…intelligent machines have transformed and are presently at the verge of acquiring super-intelligent capabilities, a scenario feared would grant machines the domineering advantage with which to relegate its human counterpart to unimaginable conditions and situations, a scenario feared would take place earlier than was initially expected (Marquart, 2017).

This fear calls on contemporary researchers and scholars of AI to seek out ways of preventing machines from possessing ‘super human intelligence’ in the future, which is feared would lead to the eventual and total annihilation of the job of mankind. A resultant consequence of this situation would lead to the eventual taking e over of the place of man’s jobs in virtually all life’s endeavours. This fear is further personified in the words of Moshe Vardi’s when he exclaimed that:

Machines have already automated millions of routine working-class jobs in manufacturing industries. And now, AI is learning to automate non-routine jobs in transportation and logistics, legal writing, financial services, administrative support, and healthcare…humans have never competed with machines that can outperform them in almost anything. AI threatens to do this, and many economists worry that society won’t be able to adapt from its consequence… (Davey, 2017).

The above situation notwithstanding, it is important to note that the 21st century has witnessed a host of technological advances and innovations especially in the information and Communications Technology (ICT) sector with regards to education, (Ghafourifar, 2017 and Wogu, 2019). Machines for instance, are now able to analyze and calculate complex figures and issues as can be witnessed in the Google search algorithms (Hawking, Tegmark, Russell, & Wilczek, 2014). These same innovations have now given machines the capacity to play and defeat humans in games of chees and in the very complex game of poker (Wogu, 2011; Kasparove, 1996 and RileyMar, 2017). There is also the innovations that have given machines the ability to possess and display the human like feature of facial recognitions, which is now available in virtually every modern devise. The same intelligent systems and technology is what is used today to power self-driving cars and other powerful and complex systems capable communicating with each other (Wogu, 2019). These were features that were generally believed would not be possible to accomplish in machines in a very long time. From the above examples, however it is clear that innovations in technology in the 21st century has gone beyond man’s expectations. This scenario is believed to have inlfeunce the opinion of Max Tegmark when he opined that:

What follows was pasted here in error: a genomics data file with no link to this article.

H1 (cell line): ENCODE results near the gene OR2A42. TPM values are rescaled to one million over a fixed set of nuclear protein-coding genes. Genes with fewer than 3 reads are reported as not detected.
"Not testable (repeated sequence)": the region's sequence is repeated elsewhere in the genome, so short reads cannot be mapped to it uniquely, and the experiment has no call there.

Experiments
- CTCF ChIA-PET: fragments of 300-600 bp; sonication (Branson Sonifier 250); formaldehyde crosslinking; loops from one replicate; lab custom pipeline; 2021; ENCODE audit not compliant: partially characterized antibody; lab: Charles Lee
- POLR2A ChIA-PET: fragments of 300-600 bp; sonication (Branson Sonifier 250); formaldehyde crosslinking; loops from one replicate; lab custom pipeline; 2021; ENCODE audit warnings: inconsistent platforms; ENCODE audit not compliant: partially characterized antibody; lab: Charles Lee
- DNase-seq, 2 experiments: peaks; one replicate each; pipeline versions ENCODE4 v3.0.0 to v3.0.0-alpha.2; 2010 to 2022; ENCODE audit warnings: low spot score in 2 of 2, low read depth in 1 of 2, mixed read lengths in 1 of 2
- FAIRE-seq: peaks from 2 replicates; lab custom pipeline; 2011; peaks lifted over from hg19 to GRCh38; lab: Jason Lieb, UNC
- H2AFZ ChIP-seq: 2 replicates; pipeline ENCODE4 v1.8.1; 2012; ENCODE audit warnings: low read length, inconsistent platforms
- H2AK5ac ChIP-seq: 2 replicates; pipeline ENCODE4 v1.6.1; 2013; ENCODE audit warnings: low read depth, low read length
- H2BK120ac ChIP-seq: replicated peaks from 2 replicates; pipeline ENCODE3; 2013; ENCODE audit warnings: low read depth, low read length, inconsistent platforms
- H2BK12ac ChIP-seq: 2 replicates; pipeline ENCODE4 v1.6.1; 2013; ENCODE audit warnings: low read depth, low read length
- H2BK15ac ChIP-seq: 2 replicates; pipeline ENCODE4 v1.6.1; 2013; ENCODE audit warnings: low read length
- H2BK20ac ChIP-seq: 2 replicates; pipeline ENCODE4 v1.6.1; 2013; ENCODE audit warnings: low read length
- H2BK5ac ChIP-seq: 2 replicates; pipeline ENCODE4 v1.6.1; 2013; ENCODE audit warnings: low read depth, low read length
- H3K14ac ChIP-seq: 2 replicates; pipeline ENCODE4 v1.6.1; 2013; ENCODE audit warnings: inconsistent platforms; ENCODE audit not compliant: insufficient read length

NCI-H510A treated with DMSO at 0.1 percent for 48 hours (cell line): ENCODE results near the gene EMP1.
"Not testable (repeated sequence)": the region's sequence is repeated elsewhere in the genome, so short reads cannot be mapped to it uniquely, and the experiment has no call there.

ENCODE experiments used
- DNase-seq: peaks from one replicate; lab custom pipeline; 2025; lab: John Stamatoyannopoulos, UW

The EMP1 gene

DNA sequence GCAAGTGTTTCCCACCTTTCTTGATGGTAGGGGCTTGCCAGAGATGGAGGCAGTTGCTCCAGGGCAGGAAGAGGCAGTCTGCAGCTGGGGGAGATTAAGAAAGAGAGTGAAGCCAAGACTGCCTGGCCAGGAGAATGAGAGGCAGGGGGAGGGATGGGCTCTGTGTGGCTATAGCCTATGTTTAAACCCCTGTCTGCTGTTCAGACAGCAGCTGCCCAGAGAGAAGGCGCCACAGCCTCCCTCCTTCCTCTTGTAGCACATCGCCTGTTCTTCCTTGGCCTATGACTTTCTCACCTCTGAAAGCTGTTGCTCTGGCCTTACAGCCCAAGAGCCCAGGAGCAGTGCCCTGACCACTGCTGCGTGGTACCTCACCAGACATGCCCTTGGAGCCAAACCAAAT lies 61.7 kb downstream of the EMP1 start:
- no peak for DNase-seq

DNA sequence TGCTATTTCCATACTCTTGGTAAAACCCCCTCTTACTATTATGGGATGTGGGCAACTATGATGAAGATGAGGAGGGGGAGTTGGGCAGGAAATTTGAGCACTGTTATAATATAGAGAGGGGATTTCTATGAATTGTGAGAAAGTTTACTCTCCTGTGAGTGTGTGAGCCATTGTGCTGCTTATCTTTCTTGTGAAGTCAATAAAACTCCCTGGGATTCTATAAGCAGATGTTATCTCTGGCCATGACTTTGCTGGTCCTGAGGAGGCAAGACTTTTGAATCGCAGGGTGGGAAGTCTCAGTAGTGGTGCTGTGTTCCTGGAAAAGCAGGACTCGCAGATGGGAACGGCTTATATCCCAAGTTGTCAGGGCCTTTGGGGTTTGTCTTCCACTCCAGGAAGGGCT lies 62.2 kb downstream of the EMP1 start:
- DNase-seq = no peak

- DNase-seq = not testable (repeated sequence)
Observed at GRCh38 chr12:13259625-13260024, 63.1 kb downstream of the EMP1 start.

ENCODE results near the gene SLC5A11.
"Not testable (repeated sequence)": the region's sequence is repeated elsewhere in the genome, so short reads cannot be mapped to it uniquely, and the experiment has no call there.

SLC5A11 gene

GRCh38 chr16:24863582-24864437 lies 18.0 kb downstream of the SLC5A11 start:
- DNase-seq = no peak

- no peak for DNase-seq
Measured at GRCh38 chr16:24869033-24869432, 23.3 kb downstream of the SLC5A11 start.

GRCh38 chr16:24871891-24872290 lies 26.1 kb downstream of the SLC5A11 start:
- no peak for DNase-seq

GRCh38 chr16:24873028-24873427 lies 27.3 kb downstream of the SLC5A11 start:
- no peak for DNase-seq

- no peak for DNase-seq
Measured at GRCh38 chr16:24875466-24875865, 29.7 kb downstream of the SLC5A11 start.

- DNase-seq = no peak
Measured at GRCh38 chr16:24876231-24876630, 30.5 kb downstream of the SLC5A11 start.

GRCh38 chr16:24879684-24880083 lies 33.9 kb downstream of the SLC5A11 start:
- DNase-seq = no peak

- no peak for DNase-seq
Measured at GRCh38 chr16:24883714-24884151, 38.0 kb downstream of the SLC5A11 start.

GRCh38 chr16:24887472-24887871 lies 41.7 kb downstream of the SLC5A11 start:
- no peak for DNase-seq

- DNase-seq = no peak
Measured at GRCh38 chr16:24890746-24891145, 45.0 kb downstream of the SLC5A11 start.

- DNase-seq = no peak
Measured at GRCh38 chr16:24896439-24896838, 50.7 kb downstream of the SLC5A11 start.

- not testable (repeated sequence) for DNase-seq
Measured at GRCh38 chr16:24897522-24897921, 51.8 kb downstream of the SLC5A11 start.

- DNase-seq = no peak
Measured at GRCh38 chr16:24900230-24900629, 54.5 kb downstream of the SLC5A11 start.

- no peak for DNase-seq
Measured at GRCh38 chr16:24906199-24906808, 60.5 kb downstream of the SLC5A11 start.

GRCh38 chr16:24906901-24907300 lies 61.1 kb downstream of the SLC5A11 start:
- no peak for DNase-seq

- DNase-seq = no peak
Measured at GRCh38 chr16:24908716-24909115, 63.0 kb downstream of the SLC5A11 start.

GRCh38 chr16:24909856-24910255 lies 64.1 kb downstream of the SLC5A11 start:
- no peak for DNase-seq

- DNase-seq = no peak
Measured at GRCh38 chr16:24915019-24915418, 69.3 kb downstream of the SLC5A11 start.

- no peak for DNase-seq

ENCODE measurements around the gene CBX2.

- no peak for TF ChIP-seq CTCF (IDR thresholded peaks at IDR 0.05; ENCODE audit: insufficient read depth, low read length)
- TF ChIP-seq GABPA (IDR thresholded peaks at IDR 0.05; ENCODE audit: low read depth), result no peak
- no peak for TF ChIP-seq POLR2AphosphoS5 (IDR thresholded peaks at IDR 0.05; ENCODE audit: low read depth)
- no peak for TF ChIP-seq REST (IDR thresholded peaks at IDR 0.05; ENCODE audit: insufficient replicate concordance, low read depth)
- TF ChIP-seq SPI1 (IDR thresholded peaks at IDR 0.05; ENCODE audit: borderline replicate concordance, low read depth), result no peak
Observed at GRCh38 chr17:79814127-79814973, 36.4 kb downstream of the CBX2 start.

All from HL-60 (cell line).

Everything we love about civilization is a product of intelligence, so amplifying our human intelligence with artificial intelligence has the potential of helping civilization flourish like never before – as long as we manage to keep the technology beneficial… Technology is thus giving life the potential to flourish like never before… or to self-destruct. Let’s make a difference (Tegmark, 2016, p. 1).